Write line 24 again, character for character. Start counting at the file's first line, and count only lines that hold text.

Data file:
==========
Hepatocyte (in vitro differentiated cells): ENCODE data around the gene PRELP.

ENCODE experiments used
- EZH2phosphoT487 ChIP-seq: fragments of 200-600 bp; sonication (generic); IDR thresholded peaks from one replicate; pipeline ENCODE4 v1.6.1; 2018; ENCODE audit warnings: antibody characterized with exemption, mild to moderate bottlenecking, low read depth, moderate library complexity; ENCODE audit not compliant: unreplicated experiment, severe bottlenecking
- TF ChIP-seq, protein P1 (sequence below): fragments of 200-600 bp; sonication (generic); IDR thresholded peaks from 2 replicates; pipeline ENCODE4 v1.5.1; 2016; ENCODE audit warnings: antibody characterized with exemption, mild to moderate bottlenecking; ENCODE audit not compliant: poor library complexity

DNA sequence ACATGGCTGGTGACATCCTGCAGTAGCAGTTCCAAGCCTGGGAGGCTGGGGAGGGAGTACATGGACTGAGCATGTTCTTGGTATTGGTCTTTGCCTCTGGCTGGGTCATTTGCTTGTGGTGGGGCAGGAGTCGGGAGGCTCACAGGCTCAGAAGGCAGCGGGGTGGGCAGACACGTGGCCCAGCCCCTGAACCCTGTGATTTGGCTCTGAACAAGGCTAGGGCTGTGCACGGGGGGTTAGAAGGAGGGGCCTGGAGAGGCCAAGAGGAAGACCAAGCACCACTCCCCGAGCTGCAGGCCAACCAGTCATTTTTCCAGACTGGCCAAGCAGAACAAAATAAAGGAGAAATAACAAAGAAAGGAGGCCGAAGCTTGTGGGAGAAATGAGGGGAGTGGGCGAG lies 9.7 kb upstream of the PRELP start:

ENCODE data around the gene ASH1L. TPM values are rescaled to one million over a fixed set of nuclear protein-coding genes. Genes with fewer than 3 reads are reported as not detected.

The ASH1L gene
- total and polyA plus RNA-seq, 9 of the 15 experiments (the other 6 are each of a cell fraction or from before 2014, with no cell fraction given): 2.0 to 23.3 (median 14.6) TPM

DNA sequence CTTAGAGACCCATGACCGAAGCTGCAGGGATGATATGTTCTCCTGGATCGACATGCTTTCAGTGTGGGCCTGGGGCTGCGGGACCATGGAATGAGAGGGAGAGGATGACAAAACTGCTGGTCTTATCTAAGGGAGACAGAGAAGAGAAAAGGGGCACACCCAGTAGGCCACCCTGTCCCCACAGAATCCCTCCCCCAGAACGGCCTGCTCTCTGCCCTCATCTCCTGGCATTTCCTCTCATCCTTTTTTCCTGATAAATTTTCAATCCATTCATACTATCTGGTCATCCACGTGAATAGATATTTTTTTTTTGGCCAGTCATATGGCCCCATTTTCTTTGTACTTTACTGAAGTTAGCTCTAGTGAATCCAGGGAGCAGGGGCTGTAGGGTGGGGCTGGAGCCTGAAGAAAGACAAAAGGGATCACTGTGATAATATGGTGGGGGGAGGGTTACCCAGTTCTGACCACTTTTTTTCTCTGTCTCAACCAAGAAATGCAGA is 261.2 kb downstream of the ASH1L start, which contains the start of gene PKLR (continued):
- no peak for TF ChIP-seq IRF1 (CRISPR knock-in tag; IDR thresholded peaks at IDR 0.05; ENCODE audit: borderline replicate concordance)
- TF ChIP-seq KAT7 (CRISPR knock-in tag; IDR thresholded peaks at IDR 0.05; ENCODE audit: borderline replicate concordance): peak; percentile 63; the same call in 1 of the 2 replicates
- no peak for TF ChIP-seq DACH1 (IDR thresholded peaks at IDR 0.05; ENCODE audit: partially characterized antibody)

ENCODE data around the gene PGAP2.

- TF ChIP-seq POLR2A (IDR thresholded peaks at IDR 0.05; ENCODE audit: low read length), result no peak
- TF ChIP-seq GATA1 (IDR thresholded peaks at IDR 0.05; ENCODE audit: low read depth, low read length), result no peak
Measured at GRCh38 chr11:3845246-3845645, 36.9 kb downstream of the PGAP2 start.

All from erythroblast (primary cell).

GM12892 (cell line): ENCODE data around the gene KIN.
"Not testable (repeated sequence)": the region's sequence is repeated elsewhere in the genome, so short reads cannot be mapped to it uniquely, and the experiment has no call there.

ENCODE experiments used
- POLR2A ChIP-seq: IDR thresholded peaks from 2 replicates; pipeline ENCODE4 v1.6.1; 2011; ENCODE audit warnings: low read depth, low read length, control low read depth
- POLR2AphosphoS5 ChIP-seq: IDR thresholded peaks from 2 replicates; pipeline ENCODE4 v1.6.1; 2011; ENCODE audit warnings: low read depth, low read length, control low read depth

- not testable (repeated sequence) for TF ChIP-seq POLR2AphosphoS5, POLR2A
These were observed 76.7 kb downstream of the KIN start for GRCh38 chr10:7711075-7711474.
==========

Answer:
These were observed 76.7 kb downstream of the KIN start for GRCh38 chr10:7711075-7711474.